Earthjustice Report Says Trump, Congress Stymieing Court Access

WASHINGTON (CN) – A new report from Earthjustice, the nonprofit environmental law organization, claims that since taking office in January 2017, the Trump administration and Congress have taken deliberate steps to limit or eliminate access to the nation’s courts.

The report, “Access to Justice,” points to the introduction of more than 50 bills and the adoption of a number of administrative policies that Earthjustice and its contributing authors — the American Civil Liberties Union, Public Citizen, and the Leadership Conference on Civil and Human Rights — contend have weakened plaintiffs’ ability to fight corporate corruption, defend civil liberties and safeguard environment protections.

Among those called out by name is the report is outgoing Virginia Rep. Bob Goodlatte, a staunch conservative, who sponsored, among other bills, the Stop Settlement Slush Funds Act of 2017.

The bill aimed to cut off the payment of civil suit awarded to third parties.

“Congress must not tolerate Justice Department political appointees using settlements to funnel money to their liberal friends,” wrote Goodlatte in a statement shortly after the bill was introduced in January 2017.

Goodlatte said the bill would curb “a billion dollars to activist groups” that he said the Justice Department had donated via settlements.

These payments, the congressman said, come from federal coffers but are dictated by judges and not Congress.
“Once direct victims have been compensated, deciding what to do with additional funds recovered from defendants becomes a policy question properly decided by elected representatives in Congress, not agency bureaucrats or prosecutors,” he said.

But Earthjustice said in its report that the bill “handcuffs federal enforcement officials” and denies access to funds to groups who need them to continue their work.

The report points to BP’s settlement of litigation after the April 2010 Deepwater Horizon disaster, a settlement in which hundreds of millions of dollars were directed to the National Academy of Sciences and the National Fish and Wildlife Foundation.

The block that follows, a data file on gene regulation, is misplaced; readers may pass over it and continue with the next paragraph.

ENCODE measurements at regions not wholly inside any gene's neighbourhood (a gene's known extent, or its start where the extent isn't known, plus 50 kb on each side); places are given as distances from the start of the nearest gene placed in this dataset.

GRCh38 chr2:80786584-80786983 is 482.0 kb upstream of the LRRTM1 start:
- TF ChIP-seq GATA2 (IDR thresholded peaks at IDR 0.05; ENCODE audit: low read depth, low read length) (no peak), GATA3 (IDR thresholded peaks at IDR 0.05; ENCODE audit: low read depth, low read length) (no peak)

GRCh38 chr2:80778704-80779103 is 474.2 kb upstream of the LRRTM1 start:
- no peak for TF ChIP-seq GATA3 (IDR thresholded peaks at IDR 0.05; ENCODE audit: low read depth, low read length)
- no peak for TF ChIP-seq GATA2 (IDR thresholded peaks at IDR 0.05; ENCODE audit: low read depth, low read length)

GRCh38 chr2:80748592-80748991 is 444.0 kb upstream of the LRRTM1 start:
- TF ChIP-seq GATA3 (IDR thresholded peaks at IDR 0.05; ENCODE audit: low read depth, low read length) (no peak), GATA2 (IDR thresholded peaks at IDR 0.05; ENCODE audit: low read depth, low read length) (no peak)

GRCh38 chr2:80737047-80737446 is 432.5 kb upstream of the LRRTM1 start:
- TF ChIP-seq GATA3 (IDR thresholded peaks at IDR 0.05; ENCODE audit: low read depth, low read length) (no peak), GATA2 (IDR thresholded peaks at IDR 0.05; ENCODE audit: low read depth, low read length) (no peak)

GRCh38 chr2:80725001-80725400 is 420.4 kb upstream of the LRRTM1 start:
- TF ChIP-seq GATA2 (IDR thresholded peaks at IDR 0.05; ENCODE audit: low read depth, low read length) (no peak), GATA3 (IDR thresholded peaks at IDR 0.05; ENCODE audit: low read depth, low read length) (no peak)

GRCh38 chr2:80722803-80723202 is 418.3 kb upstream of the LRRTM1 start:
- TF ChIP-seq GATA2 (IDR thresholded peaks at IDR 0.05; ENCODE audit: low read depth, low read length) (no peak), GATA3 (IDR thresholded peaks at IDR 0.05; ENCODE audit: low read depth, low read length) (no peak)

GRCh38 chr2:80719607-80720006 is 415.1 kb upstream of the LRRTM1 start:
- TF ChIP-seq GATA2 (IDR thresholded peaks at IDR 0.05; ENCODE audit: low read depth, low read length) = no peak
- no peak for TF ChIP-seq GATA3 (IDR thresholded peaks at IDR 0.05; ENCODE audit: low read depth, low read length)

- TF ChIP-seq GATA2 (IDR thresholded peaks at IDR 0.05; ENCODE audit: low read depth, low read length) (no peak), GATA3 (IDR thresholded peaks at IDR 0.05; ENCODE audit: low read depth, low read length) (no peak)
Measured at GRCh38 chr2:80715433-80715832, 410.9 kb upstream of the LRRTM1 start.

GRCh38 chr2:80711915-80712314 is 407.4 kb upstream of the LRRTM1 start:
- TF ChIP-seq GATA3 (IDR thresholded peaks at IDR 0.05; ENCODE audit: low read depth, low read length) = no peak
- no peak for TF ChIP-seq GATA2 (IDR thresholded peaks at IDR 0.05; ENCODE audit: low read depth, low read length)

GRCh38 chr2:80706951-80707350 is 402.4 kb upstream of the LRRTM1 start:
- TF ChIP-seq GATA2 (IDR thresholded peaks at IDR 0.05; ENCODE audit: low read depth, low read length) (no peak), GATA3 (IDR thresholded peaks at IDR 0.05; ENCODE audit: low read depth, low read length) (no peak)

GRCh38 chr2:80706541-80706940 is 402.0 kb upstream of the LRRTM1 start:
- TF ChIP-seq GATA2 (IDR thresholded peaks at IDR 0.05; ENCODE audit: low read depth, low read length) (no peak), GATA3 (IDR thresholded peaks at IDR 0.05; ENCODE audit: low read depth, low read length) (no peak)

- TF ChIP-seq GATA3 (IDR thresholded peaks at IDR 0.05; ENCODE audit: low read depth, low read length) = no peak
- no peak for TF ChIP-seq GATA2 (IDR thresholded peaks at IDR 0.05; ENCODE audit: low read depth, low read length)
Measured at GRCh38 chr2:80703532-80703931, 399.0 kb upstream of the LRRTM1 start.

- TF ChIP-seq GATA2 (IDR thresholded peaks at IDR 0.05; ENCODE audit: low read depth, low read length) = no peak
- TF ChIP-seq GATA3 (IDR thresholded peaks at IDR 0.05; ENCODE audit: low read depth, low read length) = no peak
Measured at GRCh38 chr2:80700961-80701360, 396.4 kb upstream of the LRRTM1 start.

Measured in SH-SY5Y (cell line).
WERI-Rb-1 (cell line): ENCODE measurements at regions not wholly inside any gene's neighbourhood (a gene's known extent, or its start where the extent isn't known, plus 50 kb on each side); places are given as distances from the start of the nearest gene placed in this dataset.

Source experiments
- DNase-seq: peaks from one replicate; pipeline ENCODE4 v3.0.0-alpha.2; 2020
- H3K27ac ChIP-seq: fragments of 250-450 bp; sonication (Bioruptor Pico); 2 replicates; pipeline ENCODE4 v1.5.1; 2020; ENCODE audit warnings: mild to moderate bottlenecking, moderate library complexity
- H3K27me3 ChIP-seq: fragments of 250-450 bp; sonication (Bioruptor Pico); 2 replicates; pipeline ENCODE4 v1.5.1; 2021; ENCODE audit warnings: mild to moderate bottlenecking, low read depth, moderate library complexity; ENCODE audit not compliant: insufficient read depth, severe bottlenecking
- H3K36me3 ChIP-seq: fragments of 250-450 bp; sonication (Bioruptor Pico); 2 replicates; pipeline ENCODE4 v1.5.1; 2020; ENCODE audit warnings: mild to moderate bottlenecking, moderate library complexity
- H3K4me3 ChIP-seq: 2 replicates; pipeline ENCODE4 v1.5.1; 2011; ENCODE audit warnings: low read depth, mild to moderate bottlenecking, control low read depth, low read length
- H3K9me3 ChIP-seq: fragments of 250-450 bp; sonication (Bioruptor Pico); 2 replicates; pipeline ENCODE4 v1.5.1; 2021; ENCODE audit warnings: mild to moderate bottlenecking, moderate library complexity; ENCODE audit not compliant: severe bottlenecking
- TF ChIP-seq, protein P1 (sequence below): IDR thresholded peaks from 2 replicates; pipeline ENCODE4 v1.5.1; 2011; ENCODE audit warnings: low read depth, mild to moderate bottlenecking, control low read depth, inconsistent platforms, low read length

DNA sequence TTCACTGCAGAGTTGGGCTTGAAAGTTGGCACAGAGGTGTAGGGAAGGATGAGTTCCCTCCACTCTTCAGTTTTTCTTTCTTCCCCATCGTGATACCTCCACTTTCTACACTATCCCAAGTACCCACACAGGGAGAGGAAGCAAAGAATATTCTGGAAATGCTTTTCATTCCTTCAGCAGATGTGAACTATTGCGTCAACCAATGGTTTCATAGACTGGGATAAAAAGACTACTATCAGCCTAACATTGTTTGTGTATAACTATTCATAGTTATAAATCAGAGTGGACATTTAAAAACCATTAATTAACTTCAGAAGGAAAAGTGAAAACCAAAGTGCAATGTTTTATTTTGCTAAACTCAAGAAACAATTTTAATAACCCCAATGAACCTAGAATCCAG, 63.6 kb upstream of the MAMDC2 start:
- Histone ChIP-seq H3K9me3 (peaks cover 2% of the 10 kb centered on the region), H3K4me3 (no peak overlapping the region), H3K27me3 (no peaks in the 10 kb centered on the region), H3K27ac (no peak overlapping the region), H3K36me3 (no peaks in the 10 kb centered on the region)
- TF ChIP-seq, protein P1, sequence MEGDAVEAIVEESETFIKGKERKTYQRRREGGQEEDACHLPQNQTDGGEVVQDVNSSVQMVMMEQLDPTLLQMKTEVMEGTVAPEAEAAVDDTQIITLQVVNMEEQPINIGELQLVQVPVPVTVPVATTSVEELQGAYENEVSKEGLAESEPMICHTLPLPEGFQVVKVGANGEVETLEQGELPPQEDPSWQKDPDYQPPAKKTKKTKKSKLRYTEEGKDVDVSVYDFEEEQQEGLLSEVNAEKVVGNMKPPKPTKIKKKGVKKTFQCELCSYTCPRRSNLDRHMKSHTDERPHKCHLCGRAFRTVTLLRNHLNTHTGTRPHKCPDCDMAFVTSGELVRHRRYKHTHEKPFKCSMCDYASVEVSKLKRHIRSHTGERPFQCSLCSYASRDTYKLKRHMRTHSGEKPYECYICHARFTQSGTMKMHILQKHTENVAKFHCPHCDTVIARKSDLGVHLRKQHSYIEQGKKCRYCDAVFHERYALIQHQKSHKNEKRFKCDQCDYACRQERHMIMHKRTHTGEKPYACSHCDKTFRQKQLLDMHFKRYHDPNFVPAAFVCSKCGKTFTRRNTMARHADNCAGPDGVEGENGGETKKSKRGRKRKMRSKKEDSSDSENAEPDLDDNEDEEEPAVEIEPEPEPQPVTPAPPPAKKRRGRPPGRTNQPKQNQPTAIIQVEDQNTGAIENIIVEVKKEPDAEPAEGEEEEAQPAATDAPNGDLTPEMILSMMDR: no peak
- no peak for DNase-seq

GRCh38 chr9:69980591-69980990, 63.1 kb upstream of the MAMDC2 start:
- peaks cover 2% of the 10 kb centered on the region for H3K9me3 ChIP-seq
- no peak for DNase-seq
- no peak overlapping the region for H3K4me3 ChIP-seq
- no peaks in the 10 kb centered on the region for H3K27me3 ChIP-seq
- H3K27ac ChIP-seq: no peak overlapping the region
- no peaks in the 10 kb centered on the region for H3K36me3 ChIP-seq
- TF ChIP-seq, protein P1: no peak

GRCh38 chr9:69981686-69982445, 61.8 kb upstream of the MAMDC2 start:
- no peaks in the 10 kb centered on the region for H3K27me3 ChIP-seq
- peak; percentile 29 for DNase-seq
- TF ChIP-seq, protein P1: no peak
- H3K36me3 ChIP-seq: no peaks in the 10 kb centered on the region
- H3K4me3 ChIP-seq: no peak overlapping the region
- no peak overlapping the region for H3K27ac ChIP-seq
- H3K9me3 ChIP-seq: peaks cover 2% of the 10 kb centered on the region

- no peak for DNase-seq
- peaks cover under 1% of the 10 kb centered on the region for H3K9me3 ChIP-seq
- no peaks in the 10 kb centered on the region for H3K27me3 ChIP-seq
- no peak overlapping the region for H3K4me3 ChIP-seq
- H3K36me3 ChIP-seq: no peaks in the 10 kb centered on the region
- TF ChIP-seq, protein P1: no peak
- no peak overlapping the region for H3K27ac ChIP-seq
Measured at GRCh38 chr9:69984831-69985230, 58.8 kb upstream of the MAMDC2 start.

Neither organization was part of the legal case, but both conduct research on oil spill recovery and natural resource restoration.

“These nonprofits spent the money on oil spill prevention and natural resource restoration projects that benefitted the hardest hit coastal and fishing communities,” Earthjustice said.

“[The Stop Settlement Slush Funds Act of 2017] would prohibit settlement payments to organizations that help injured communities recover.”

The report also focused on another piece of legislation sponsored by Goodlatte, the Fairness in Class Action Litigation Act, which passed the House in March, 2017.

According to a statement on Goodlatte’s website, this bill is intended to maximize payouts for deserving plaintiffs and “weed out unmeritorious claims that would otherwise siphon resources away from innocent parties.”

The bill requires members of class action lawsuits to have the same “type and scope of injury.”

“[The Class Action Litigation Act] will keep baseless class action suits away from innocent parties, while still keeping the doors to justice open for parties with real and legitimate claims, and maximizing their recoveries,” Goodlatte said in the statement.

But Earthjustice again questioned the true intent of the bill and called the name of the legislation itself misleading.

According the report, and a statement released by the American Bar Association after the bill was announced, distinguishing between injured and uninjured parties is “a nearly insurmountable burden for people who have suffered personal injury or economic loss at the hands of large institutions with vast resources, effectively barring them from bringing class actions.”

Earthjustice also expressed concern with what it sees as a deliberate effort to reduce judicial review which could lead to a weakening of the country’s checks and balances system by siphoning power from judges.

Among the offenders in this department was 2017’s Regulations from the Executive in Need of Scrutiny Act, a bill  authored by Georgia Republican Rep. Doug Collins.

“Our federal agencies are out of control,” Collins said in a statement on his website announcing the legislation.

The measure would require both houses of Congress to approve rules made by federal agencies if they have an economic impact.

“[Congress has] ceded our legislative responsibility to agencies that were never intended to make laws, and the result has been redundant, counterproductive rules that have massive impacts on our economy,” Collins wrote.

Earthjustice said in its report that the bill would create a process for Congress to kill any rule it doesn’t like merely by not voting to on it.

“By simply doing nothing, even one chamber of Congress could effectively veto implementation of existing laws,” the report said. “This represents, in effect, a preemptive disapproval of all significant regulatory actions by all federal agencies.”

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